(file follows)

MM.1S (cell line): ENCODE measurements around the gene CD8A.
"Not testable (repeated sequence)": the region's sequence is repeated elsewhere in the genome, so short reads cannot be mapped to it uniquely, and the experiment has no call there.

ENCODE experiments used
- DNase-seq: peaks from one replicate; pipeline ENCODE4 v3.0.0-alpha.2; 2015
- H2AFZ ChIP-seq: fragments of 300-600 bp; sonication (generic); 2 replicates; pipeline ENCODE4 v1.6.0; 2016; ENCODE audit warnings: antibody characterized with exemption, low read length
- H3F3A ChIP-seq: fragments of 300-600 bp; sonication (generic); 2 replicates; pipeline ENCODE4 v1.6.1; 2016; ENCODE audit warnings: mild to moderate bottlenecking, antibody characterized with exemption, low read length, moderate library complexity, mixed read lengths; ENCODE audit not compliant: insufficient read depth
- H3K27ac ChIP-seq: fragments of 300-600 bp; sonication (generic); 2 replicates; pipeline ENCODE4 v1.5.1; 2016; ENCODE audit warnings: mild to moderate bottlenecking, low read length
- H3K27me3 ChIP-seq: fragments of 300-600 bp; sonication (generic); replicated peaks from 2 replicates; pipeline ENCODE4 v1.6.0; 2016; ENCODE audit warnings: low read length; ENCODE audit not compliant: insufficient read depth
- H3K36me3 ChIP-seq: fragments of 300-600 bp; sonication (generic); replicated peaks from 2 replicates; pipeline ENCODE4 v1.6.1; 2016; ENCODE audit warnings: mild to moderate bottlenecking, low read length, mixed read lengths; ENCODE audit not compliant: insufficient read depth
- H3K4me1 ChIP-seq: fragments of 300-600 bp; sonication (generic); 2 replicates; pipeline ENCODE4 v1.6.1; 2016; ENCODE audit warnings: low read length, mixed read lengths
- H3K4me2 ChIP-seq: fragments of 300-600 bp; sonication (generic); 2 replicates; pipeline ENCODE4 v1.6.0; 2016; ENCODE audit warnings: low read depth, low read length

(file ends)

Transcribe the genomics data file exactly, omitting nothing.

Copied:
MM.1S (cell line): ENCODE measurements around the gene CD8A.
"Not testable (repeated sequence)": the region's sequence is repeated elsewhere in the genome, so short reads cannot be mapped to it uniquely, and the experiment has no call there.

ENCODE experiments used
- DNase-seq: peaks from one replicate; pipeline ENCODE4 v3.0.0-alpha.2; 2015
- H2AFZ ChIP-seq: fragments of 300-600 bp; sonication (generic); 2 replicates; pipeline ENCODE4 v1.6.0; 2016; ENCODE audit warnings: antibody characterized with exemption, low read length
- H3F3A ChIP-seq: fragments of 300-600 bp; sonication (generic); 2 replicates; pipeline ENCODE4 v1.6.1; 2016; ENCODE audit warnings: mild to moderate bottlenecking, antibody characterized with exemption, low read length, moderate library complexity, mixed read lengths; ENCODE audit not compliant: insufficient read depth
- H3K27ac ChIP-seq: fragments of 300-600 bp; sonication (generic); 2 replicates; pipeline ENCODE4 v1.5.1; 2016; ENCODE audit warnings: mild to moderate bottlenecking, low read length
- H3K27me3 ChIP-seq: fragments of 300-600 bp; sonication (generic); replicated peaks from 2 replicates; pipeline ENCODE4 v1.6.0; 2016; ENCODE audit warnings: low read length; ENCODE audit not compliant: insufficient read depth
- H3K36me3 ChIP-seq: fragments of 300-600 bp; sonication (generic); replicated peaks from 2 replicates; pipeline ENCODE4 v1.6.1; 2016; ENCODE audit warnings: mild to moderate bottlenecking, low read length, mixed read lengths; ENCODE audit not compliant: insufficient read depth
- H3K4me1 ChIP-seq: fragments of 300-600 bp; sonication (generic); 2 replicates; pipeline ENCODE4 v1.6.1; 2016; ENCODE audit warnings: low read length, mixed read lengths
- H3K4me2 ChIP-seq: fragments of 300-600 bp; sonication (generic); 2 replicates; pipeline ENCODE4 v1.6.0; 2016; ENCODE audit warnings: low read depth, low read length